Living conditions are becoming intolerable for millions of people. The number below the official poverty line has jumped from 17.8 million in 1987-1988 to 43.9 million in 1998-1999. Glaring inequality is also fuelling unrest. The wealthiest 20 percent income group obtained, on average, 7.1 times the income of the lowest 20 percent in 1996-97, compared to a ratio of 5.5 in 1986-87. Education levels have fallen and the literacy rate is only 30 percent.

The budget's “poverty alleviation program” shows that the regime's only answer is to force the unemployed into cheap labour. It allocated 21.2 billion rupees for “public works projects” to employ the jobless. Projects of this kind exploit workers in extreme poverty, paying meagre wages.

At the same time, the regime is desperate to avoid a social explosion. Under the so-called food support program, the poorest households with monthly incomes of 2,000 rupees (US$37) will receive a monthly pittance of 175 rupee (US$3.2) in cash support.

Facing opposition from vested interests, as well as widespread discontent, Musharraf's junta failed to implement several other key IMF demands, including a devaluation of the rupee, the imposition of an agricultural tax, deregulation of petroleum prices, and adjustments in gas tariffs to prepare for privatisation of the energy industry.

Textile exporters, a major source of foreign exchange earnings, opposed devaluation, because of the losses it would cause them. Traditional landowners, who still wield great influence in the semi-feudal countryside, rejected the agricultural tax.

Business leaders gave the budget a mixed reaction, showing that they want greater concessions. While praising the abolition of the wealth tax, FPCCI president Fatal-Ul-Rehman described the budget as “a jugglery of words and attempts to misguide people”. Karachi Chamber of Commerce and Industry former president Abdullah Ismael said the budget was the “best possible in current difficult times”.

Both the former ruling parties displayed a combination of populism and nationalism. Benazir Bhutto, leader of the Pakistan Peoples Party, said the budget was “disappointing” and called it “a game of deceit being played with the people”. She was silent on the IMF agenda, which her government had tried to implement before Sharif came to power in March 1997.

Raja Safar Ul-Huq, a principal leader of Sharif's ousted Pakistani Muslim League, said the budget would “increase the problems of the masses and put additional burdens on them and make the country more dependent on the IMF and the World Bank.” Before the military coup of last October 12, however, this same party was also striving to meet the demands of the IMF and World Bank.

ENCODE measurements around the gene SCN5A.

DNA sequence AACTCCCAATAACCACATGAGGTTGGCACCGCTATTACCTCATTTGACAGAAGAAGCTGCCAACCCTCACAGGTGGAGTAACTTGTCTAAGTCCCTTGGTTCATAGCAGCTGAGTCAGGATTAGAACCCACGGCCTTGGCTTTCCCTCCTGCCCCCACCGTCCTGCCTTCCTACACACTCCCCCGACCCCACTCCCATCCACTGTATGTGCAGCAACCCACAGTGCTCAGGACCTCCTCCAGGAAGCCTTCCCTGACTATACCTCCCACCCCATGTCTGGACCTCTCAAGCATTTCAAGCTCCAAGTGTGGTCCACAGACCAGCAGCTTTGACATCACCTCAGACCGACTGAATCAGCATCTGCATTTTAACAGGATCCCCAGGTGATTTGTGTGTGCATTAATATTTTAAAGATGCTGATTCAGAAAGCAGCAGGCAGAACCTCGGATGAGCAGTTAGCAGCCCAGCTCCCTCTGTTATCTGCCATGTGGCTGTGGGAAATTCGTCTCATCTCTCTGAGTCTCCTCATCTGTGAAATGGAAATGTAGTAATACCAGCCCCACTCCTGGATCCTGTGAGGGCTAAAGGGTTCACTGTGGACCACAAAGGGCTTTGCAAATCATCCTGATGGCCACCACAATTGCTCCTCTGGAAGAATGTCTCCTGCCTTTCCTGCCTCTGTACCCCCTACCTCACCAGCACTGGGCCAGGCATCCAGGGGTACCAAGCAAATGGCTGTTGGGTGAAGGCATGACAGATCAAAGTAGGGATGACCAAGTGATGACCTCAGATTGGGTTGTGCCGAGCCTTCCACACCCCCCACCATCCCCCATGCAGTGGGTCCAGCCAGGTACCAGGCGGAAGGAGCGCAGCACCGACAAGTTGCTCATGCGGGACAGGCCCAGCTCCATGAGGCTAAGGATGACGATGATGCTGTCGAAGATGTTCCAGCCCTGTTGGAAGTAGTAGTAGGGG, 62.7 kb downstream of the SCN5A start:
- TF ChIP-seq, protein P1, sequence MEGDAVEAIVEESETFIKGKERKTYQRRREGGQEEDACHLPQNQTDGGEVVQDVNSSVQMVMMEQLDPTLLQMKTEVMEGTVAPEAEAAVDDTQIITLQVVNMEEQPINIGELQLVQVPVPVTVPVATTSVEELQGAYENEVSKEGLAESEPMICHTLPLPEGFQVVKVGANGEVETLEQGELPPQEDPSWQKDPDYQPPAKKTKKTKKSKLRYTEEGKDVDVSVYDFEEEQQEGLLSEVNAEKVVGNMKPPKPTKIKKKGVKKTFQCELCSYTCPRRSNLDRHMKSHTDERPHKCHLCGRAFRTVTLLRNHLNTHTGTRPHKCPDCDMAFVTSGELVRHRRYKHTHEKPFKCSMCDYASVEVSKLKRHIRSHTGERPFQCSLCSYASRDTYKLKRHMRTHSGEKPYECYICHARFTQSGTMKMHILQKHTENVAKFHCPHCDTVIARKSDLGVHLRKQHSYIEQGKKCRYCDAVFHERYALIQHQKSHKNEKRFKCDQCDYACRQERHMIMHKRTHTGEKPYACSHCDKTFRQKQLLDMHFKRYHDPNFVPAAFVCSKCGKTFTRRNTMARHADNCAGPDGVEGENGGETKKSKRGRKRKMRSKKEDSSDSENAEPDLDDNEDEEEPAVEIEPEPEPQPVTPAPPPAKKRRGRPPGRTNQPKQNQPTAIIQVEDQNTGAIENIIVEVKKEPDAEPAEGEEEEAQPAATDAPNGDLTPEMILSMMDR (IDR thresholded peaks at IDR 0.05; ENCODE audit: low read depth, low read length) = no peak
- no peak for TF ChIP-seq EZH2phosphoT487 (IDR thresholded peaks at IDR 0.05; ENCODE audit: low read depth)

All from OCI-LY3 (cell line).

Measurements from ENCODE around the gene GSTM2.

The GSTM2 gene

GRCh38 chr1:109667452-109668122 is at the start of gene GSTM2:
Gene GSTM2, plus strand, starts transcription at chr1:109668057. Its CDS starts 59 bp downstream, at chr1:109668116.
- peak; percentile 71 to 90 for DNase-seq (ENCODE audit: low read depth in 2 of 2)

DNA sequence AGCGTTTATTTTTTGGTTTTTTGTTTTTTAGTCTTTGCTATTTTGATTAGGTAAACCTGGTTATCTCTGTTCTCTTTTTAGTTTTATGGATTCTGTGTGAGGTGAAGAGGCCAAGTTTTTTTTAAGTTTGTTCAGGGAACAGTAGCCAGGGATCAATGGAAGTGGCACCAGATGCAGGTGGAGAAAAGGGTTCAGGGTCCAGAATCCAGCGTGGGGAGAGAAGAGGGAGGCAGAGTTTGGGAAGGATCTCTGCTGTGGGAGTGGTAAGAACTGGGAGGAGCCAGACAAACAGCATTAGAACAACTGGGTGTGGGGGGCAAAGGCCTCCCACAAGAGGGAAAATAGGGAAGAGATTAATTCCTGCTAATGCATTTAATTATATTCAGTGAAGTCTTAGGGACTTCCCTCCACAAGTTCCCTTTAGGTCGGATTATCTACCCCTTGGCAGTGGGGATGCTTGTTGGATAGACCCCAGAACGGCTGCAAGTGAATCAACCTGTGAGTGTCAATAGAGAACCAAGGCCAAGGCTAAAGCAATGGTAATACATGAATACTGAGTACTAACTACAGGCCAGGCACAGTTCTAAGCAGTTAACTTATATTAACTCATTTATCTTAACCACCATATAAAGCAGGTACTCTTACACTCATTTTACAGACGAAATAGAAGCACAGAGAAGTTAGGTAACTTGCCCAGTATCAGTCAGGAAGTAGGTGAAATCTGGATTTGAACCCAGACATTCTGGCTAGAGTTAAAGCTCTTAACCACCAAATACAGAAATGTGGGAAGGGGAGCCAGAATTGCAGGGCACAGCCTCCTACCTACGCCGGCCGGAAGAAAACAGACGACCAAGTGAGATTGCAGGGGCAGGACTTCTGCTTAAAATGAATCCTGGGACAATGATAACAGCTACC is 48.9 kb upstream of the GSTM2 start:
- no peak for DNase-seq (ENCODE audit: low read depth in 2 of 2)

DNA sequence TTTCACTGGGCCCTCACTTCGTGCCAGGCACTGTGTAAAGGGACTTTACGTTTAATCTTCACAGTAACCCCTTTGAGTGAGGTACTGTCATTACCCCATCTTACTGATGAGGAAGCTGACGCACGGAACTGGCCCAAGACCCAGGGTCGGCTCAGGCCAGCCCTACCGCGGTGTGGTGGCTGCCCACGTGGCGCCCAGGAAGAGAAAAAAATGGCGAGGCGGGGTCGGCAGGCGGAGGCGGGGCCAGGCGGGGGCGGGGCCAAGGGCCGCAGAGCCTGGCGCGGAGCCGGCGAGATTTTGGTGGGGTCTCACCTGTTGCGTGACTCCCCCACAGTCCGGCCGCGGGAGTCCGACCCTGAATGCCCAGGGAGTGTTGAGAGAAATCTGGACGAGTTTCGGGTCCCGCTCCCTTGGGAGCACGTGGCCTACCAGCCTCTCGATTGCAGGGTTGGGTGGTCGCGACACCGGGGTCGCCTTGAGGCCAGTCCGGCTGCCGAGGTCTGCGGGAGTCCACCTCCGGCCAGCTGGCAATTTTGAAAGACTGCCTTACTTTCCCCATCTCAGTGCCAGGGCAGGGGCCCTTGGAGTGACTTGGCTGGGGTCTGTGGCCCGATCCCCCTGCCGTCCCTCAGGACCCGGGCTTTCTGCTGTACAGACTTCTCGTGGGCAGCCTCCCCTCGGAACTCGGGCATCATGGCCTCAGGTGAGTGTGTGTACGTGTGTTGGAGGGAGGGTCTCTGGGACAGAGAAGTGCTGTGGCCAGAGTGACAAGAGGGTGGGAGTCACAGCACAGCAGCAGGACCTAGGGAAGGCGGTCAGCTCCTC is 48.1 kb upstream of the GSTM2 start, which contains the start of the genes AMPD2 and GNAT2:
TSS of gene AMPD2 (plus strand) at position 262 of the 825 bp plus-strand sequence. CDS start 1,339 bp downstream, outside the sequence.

After being refused an IMF loan last July, Sharif's cabinet had adopted the IMF's demand for an increase in the GST to 15 percent, triggering the small traders' anti-GST strike of last September. Sharif then backed down, resulting in the IMF's refusal to release a loan installment. In the midst of this crisis, the US administration forced Sharif to withdraw Pakistani forces from the Kargil Heights in the disputed Kashmir.

Musharraf grabbed power soon after, promising to restore stability and wipe out corruption, the debt burden and widespread poverty. As soon as Aziz, a former Citibank executive, was named as Finance Minister, he flew to New York for what he described as “very positive” talks with IMF officials.

But in December Musharraf declared that the economy was in “much worse shape” than he imagined. And the predicament has worsened since then. The external and domestic debt has risen to 3,200 billion rupees (US$59 billion). The IMF has deferred a loan of US$56 million and, according to a recent Pakistani media report this week, is unlikely to agree to a new assistance program before November at the earliest.

An IMF team will visit Pakistan at the end of July to assess the budget. Adding to the international pressure on the junta, the US has refused to lift the sanctions it imposed over nuclear testing. Aziz held unsuccessful talks with US Secretary of State Madeline Albright and Deputy Secretary Strobe Talbot on June 16. They insisted that Pakistan had first to sign the Comprehensive Test Ban Treaty and take action against militant Islamic groups. Without an IMF bailout, Pakistan will begin to default on its foreign debts when the Western powers cease deferring loan payments at the end of the year.